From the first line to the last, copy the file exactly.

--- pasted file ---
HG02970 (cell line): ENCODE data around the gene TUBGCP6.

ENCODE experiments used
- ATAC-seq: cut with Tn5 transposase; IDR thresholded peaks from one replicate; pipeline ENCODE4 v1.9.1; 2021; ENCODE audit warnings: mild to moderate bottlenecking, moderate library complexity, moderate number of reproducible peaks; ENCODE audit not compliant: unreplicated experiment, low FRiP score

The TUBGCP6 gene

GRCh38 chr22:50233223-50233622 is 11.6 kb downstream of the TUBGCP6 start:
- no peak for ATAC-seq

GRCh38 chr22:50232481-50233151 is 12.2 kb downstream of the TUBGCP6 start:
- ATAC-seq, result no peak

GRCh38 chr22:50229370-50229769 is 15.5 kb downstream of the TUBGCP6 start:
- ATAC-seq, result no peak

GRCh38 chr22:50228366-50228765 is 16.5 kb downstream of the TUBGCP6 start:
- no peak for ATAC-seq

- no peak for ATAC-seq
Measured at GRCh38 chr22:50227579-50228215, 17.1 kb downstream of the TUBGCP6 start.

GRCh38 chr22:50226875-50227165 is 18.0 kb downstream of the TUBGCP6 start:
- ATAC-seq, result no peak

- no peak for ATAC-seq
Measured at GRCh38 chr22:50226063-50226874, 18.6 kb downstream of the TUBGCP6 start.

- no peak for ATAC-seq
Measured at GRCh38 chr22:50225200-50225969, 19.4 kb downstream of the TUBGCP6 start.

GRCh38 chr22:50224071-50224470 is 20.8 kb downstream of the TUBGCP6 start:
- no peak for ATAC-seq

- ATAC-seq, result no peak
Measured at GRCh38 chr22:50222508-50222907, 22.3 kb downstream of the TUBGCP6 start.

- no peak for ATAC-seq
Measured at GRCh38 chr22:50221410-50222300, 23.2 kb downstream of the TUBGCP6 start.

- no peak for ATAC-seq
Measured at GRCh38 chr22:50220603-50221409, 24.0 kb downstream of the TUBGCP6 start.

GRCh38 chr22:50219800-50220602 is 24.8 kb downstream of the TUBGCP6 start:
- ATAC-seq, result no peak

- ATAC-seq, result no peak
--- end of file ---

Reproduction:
HG02970 (cell line): ENCODE data around the gene TUBGCP6.

ENCODE experiments used
- ATAC-seq: cut with Tn5 transposase; IDR thresholded peaks from one replicate; pipeline ENCODE4 v1.9.1; 2021; ENCODE audit warnings: mild to moderate bottlenecking, moderate library complexity, moderate number of reproducible peaks; ENCODE audit not compliant: unreplicated experiment, low FRiP score

The TUBGCP6 gene

GRCh38 chr22:50233223-50233622 is 11.6 kb downstream of the TUBGCP6 start:
- no peak for ATAC-seq

GRCh38 chr22:50232481-50233151 is 12.2 kb downstream of the TUBGCP6 start:
- ATAC-seq, result no peak

GRCh38 chr22:50229370-50229769 is 15.5 kb downstream of the TUBGCP6 start:
- ATAC-seq, result no peak

GRCh38 chr22:50228366-50228765 is 16.5 kb downstream of the TUBGCP6 start:
- no peak for ATAC-seq

- no peak for ATAC-seq
Measured at GRCh38 chr22:50227579-50228215, 17.1 kb downstream of the TUBGCP6 start.

GRCh38 chr22:50226875-50227165 is 18.0 kb downstream of the TUBGCP6 start:
- ATAC-seq, result no peak

- no peak for ATAC-seq
Measured at GRCh38 chr22:50226063-50226874, 18.6 kb downstream of the TUBGCP6 start.

- no peak for ATAC-seq
Measured at GRCh38 chr22:50225200-50225969, 19.4 kb downstream of the TUBGCP6 start.

GRCh38 chr22:50224071-50224470 is 20.8 kb downstream of the TUBGCP6 start:
- no peak for ATAC-seq

- ATAC-seq, result no peak
Measured at GRCh38 chr22:50222508-50222907, 22.3 kb downstream of the TUBGCP6 start.

- no peak for ATAC-seq
Measured at GRCh38 chr22:50221410-50222300, 23.2 kb downstream of the TUBGCP6 start.

- no peak for ATAC-seq
Measured at GRCh38 chr22:50220603-50221409, 24.0 kb downstream of the TUBGCP6 start.

GRCh38 chr22:50219800-50220602 is 24.8 kb downstream of the TUBGCP6 start:
- ATAC-seq, result no peak

- ATAC-seq, result no peak